What am I doing at an all-inclusive in Cuba, all by myself?
I find the most inconspicuous table, set for two, at the edge of the dining hall. The idea of asking to sit with one of the many groups has crossed my mind, but my “introverted self” keeps me from approaching them. Or so I tell myself because it’s easier to project all of my insecurities on some inconvenient personality trait. I hasten to the buffet with straight posture; head held high. I’m OK with being on my own.
It seems as though time slows and space collapses, emphasizing the loneliness that lingered beneath the performance act. Do people stare and wonder? Straight to the buffet and back. Focus.
I’ve seen people alone at movies and restaurants, and I do wonder – not about whether they don’t have any friends to share the experience with, but where they got the courage from to do things, even if no one else wants to.
I relax a little at the thought of that and walk back to my table.
I look out in front of me. There is no companion. I glance at my iPhone. The temptation to pick it up is overwhelming. I must appear busy. I press the Home button. The screen shines brightly into my hopeful eyes. Comfort at last: I’m not alone.
But wait! No new messages to read, no breaking news to catch up on, no social networks to visit. My empty attempt to connect with someone is being prevented by the small airplane in the upper left corner of the screen. It stares me right in the face. No virtual reality to escape into.
How on Earth do people live without the Internet here?!
Earlier I had inquired about the Internet rates at the front desk. $4 for half an hour, $8 for an hour. That’s how people live without the web here! Doctors make the equivalent of $30 a month in Cuba, so an hour of browsing would cost them over a quarter of their monthly salary.
I watch a group of servers across the hall. There is something different about the way they interact.
I pierce a few leaves of lettuce and blue cheese with my fork. Please don’t let me get sick, I plea. I had been warned about the food and water quality in Cuba. “Don’t eat salads or pasta! They wash those with contaminated water,” I was told. Contaminated water. No Internet. I hear loud laughter. The servers are cracking up about something, slapping each other on the shoulder. How are these people so happy?
“Ugh, these shrimps are really starting to annoy me,” I hush underneath my breath. I have barely made a dent in the pile that I had generously scooped onto my plate earlier. I figure seafood is as safe as it gets around here. “I wish they came pre-peeled.” I rip the shrimp’s head off. There must be some kind of secret to removing the skin more efficiently. I squeeze the tale and pull on it. My hands are filthy. I’ve gone through four napkins already.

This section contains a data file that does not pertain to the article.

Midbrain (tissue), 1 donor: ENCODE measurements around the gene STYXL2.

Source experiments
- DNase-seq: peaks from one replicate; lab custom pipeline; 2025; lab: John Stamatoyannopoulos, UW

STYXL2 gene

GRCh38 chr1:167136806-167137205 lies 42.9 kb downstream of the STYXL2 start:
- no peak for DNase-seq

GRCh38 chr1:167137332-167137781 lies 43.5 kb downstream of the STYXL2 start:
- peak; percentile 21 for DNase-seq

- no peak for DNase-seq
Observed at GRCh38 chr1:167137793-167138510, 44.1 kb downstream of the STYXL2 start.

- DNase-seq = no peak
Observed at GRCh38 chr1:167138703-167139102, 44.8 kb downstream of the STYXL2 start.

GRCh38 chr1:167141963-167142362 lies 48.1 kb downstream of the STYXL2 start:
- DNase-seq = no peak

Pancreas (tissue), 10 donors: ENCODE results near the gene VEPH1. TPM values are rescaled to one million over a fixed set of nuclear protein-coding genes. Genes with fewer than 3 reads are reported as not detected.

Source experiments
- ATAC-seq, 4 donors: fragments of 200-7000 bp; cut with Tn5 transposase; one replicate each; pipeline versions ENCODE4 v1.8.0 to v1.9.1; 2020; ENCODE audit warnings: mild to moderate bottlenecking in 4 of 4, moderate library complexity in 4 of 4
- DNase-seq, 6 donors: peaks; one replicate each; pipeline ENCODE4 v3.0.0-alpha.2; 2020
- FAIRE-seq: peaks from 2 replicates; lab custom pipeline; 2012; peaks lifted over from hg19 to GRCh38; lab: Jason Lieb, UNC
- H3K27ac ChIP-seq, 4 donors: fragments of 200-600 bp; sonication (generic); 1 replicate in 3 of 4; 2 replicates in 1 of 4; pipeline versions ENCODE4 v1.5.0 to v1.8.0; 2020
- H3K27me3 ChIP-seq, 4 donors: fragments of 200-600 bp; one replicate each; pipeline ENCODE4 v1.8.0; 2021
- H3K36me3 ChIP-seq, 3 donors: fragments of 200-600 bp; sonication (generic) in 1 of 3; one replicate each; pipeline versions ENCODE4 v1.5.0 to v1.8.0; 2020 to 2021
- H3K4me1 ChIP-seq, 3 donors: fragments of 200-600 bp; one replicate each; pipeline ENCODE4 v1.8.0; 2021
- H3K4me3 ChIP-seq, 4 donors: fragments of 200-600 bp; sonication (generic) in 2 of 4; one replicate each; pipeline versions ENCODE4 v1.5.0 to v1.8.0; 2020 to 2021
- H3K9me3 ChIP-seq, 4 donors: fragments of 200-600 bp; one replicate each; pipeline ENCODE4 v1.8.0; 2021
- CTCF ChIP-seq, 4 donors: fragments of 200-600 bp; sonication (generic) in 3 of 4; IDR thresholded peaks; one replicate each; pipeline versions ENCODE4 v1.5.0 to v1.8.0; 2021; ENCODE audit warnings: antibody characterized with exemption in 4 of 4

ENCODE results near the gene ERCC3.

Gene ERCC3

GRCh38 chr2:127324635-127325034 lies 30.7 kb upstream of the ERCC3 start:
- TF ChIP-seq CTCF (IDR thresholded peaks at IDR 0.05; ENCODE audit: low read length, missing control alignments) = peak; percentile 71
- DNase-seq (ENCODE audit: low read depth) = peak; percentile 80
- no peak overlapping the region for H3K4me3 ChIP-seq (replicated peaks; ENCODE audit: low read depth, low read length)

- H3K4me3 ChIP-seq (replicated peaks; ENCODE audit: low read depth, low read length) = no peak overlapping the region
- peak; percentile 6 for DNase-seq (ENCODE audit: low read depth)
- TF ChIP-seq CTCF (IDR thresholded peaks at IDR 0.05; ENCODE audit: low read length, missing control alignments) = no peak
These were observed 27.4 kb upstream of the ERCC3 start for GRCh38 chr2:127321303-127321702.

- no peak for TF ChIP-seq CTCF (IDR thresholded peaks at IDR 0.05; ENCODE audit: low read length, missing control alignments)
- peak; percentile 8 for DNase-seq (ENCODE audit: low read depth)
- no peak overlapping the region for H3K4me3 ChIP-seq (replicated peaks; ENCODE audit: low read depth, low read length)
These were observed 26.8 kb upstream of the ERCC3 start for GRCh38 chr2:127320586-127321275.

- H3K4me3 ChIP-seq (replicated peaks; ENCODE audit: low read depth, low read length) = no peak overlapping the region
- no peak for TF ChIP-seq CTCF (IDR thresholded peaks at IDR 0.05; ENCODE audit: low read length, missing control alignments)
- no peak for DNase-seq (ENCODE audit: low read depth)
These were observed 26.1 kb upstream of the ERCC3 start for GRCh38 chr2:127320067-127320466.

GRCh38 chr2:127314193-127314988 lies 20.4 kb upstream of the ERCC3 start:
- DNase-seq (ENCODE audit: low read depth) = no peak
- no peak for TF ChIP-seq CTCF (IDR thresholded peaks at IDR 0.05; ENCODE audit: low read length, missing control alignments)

“Can I get you anything else, young lady?,” asks my server, a short older gentlemen whose warm skin has clearly been bathed by the sun all of his life. He is skinny and I wonder whether it’s just the kind of fragility that comes with old age, or whether it’s due to nutritional depletion. He wears a big smile while waiting for my response.
“Yes, actually you can,” I start. “I was wondering if you could let me in on the secret of how to peel a shrimp quickly without making a big mess.”
I giggle pointing at the pile of dirty napkins. He looks at my pile of horribly dissected sea creatures. “Looks like you’re doing everything right,” he reassures me.
“Peel by peel…,” he responds deliberately, and puts his hands out in front of him, slowly illustrating the motion with great pleasure, paying the utmost respect to the process. “It’s very good for the stomach,” he informs me while rubbing his inconceivable belly. “It’s also great for the brain!,” the old man proclaims happily as he draws an invisible line through the centre of his skull.
Peel by peel – I pause in wonder, after our interaction ends.
Is this why these people are so happy? Because they live life as if they are peeling a shrimp? Peel by peel, moment by moment?
When they talk with someone, they talk with someone. No smartphone that interrupts the conversation. When they experience loneliness, they experience loneliness. No autonomous robotic companions to help them run away from themselves.
No fake time to kill, no desire to “look busy,” no desire to press buttons on a screen that lead to nowhere; just more emptiness. I tuck my phone into my purse.
Peeling the next shrimp with attentive focus, I plea:
Live your life as if you’re peeling a shrimp. Peel by peel. It’s good for the stomach and for the brain.